Actor Name: Faran Tahir
Ruslan is Uzbek; he has some Russian influence. He is part of a rebel group in Uzbekistan rising up against authorities and corporations because their water is polluted from an oil pipeline that is leaking and causing people to die. His own brother died from poisoning of the water. Finally, Ruslan is left with no other option but to take a different road by kidnapping the CEOs of the oil companies to bring attention to the issue.
Faran Tahir Interview
Q: What languages do you speak?
A: I speak English, when I have had enough coffee. Urdu, the Pakistani language. Hindi, the Indian language. And I speak Panjabi, the regional language shared by both. I speak those fluently and have comprehension of Arabic and some Persian.
Q: Tell us about growing up in Pakistan and your heritage.
A: For better or for worse, I am a fourth generation person in the arts. We call my middle brother the black sheep of the family because he is the accountant. Everybody else is in the arts – actors, directors, writers. That is what we do. The family’s lunch and dinner conversations are about film, theater and books. My father and mother are both actors. Father was the director of the National Pakistani theater, I literally grew up backstage and my father was the principal of the Pakistan television planning institute and my mother had a radio show for 35 years and my grandparents were playwrights. One of the plays my grandfather wrote is one of the most produced plays in south Asia and Pakistan. It is the history of people who have been in this for a long time and staying true to our own passion.
Q: Could you describe your character, Ruslan Denislov, and his crimes?
A: When I was offered this, I think the writing is really smart and intelligent on the show and I look at the list of guest stars. A lot of people are not doing this for exposure -- Alan Alda is doing it because there is something a little more than that. There is a challenge and a level of sophistication in the writing. When I reread the character that is what I liked about it. What I loved was although his actions were criminal his reasons were not. He was not just a “bad guy.” There was more to him than that. When you make bad guys it is very easy to make them one-dimensional -- today I am going to wake up and be really bad and in this particular case his actions were deplorable but he had his reasons.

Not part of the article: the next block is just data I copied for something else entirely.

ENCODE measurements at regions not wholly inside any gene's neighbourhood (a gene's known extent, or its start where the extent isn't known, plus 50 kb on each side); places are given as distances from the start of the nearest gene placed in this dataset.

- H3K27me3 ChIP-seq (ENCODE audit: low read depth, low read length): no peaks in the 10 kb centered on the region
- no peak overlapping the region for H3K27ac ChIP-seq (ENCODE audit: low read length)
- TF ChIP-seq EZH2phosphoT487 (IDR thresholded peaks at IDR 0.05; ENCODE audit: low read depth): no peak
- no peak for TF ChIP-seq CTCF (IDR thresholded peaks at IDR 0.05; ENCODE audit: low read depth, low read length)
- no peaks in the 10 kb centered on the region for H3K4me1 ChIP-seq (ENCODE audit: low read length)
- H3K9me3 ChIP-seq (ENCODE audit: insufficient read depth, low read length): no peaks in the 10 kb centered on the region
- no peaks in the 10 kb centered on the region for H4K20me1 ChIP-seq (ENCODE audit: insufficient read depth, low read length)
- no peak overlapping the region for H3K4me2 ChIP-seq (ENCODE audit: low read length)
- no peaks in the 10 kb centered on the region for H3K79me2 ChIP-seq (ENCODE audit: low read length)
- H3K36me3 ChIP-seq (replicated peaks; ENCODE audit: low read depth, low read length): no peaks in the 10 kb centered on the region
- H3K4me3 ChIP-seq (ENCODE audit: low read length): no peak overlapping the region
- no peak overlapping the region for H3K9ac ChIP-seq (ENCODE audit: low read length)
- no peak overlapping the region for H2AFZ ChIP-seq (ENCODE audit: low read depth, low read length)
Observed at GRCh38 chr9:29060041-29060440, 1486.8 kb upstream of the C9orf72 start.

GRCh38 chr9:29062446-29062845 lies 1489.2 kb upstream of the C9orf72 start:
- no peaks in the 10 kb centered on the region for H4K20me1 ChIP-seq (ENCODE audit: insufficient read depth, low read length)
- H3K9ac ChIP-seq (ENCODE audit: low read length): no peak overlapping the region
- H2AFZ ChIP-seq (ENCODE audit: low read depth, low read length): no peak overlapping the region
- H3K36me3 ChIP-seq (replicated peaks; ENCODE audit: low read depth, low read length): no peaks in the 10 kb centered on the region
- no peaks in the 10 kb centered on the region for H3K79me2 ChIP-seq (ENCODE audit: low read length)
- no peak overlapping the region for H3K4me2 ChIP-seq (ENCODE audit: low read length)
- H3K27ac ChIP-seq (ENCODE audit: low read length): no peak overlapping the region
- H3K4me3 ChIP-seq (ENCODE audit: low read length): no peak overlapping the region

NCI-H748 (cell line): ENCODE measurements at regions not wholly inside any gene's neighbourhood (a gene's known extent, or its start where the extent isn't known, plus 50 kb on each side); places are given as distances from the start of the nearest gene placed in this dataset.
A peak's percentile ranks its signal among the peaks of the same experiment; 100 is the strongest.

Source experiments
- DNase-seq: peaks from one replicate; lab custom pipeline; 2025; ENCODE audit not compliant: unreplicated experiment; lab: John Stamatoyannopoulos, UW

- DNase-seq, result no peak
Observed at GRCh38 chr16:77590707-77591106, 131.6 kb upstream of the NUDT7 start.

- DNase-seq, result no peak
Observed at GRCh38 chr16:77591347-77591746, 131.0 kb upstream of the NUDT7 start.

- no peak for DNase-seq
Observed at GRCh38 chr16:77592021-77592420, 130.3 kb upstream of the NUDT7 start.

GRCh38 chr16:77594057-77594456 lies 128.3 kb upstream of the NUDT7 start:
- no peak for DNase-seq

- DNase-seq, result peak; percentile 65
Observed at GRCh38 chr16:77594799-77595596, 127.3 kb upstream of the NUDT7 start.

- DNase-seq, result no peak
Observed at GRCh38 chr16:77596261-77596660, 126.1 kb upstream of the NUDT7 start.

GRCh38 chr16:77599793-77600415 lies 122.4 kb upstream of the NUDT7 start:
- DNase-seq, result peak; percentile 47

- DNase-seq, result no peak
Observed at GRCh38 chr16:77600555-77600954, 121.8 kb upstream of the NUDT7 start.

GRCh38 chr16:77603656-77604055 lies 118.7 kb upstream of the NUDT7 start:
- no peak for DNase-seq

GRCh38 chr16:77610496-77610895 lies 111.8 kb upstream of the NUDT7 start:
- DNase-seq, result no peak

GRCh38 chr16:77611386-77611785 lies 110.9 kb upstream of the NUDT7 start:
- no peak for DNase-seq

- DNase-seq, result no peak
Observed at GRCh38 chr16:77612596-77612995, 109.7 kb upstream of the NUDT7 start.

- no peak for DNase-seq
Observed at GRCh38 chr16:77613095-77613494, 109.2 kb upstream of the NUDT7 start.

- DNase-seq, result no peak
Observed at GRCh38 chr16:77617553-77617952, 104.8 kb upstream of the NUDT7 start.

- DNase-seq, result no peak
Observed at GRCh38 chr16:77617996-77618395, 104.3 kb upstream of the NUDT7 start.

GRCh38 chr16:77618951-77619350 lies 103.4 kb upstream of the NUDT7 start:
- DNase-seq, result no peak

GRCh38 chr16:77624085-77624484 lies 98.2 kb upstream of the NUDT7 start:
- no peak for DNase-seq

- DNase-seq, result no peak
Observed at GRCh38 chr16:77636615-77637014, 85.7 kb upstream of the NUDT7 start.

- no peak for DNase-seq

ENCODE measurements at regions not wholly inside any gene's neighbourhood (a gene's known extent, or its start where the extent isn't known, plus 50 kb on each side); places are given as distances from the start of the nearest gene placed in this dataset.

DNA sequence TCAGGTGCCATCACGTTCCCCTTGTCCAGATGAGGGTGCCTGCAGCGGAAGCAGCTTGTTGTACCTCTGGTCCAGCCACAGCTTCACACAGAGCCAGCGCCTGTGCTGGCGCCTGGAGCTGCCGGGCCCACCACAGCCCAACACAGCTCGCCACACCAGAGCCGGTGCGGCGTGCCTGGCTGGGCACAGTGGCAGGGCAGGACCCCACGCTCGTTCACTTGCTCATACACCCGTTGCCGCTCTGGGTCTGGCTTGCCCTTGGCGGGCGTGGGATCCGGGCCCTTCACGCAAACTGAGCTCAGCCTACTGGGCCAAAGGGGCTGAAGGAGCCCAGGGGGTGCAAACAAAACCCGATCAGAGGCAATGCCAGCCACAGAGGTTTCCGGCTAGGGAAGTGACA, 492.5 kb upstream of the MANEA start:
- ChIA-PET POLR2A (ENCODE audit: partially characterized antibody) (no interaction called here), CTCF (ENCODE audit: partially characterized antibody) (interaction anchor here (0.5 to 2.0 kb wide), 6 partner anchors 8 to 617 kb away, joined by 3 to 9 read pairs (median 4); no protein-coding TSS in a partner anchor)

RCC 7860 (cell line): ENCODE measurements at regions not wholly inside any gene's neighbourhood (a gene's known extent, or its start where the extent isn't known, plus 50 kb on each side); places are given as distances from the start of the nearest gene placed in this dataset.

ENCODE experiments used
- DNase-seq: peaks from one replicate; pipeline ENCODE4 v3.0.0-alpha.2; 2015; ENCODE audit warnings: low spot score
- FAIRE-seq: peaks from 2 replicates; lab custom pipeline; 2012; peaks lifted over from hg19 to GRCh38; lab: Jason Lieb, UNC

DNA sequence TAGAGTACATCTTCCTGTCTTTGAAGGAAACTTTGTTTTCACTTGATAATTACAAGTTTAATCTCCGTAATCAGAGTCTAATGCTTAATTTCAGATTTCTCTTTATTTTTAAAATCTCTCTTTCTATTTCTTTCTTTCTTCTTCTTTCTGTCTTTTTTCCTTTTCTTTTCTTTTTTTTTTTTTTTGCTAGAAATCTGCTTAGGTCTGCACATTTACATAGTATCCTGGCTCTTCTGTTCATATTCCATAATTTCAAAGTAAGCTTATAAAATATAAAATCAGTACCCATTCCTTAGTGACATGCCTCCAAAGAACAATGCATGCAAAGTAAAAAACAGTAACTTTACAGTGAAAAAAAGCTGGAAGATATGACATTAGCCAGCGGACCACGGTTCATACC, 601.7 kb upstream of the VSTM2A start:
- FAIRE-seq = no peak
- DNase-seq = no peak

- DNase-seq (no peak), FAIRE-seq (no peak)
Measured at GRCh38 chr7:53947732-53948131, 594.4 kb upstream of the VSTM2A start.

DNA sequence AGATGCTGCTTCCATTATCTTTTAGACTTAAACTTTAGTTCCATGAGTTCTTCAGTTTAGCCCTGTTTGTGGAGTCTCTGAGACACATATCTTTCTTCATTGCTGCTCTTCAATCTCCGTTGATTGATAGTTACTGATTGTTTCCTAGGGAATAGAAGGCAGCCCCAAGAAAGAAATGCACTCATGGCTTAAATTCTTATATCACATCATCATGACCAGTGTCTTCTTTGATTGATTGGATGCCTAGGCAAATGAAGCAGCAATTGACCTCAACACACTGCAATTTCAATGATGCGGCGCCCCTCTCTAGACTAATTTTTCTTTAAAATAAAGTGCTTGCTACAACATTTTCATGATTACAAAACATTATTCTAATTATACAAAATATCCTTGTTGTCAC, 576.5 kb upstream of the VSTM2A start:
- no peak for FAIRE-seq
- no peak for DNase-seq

Q: Who is he?
A: Ruslan is Uzbek; he has some Russian influence. He is part of a rebel group in Uzbekistan rising up against authorities and corporations because their water is polluted from an oil pipeline that is leaking and causing people to die. His own brother died from poisoning of the water. Finally, Ruslan is left with no other option but to take a different road by kidnapping the CEOs of the oil companies to bring attention to the issue.
He feels so helpless. The only avenue he now has to bring attention to this is through some violent means. So he starts kidnapping them, and you start to realize that people like Reddington, Liz and Ressler assume he is a really bad guy, but they eventually realize who this character really is by the end. Reddington says: ‘What you have done is amazing, and you will have to pay a price. But when you are done you will be able to leave this country.’ A lot of the blacklisters are killers, but in this particular case, Ruslan can survive.
Q: Why do you think Reddington has targeted your character?
A: Ruslan kidnaps a CIA undercover agent and that brings attention to him. Reddington realizes who he is because they already know each other. But when Reddington actually brings Liz and Ressler into the situation and they see that Ruslan is not doing this for personal gain, that there is a larger altruistic motivation, they allow him to find a way to help his people. And that is why I was so excited to play this role because it brought that layer to it. He is shades of gray rather than black and white.